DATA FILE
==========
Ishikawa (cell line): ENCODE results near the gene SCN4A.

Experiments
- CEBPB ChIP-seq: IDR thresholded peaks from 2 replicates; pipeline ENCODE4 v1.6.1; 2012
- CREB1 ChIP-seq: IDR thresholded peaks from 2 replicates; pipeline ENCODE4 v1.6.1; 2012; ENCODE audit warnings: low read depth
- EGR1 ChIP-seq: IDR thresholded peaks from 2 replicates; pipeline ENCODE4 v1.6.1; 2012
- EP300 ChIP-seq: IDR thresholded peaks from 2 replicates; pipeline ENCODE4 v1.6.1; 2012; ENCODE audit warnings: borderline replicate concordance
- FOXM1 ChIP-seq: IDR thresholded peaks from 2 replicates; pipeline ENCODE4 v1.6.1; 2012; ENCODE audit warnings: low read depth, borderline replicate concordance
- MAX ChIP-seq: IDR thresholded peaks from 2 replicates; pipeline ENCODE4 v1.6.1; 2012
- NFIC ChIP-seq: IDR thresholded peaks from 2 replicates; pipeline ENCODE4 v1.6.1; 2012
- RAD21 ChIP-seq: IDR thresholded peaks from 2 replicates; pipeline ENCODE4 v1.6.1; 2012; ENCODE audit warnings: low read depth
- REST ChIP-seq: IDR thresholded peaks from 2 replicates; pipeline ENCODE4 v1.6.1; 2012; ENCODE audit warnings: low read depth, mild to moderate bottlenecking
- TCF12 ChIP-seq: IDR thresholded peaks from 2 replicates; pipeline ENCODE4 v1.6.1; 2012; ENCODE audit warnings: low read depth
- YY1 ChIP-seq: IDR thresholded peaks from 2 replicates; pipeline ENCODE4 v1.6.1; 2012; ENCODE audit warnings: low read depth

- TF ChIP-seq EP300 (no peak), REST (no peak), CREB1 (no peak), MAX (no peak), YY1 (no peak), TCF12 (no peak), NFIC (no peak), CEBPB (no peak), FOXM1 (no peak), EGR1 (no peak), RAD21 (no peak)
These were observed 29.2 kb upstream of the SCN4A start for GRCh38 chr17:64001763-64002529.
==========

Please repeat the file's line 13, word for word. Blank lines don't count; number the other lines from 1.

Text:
- YY1 ChIP-seq: IDR thresholded peaks from 2 replicates; pipeline ENCODE4 v1.6.1; 2012; ENCODE audit warnings: low read depth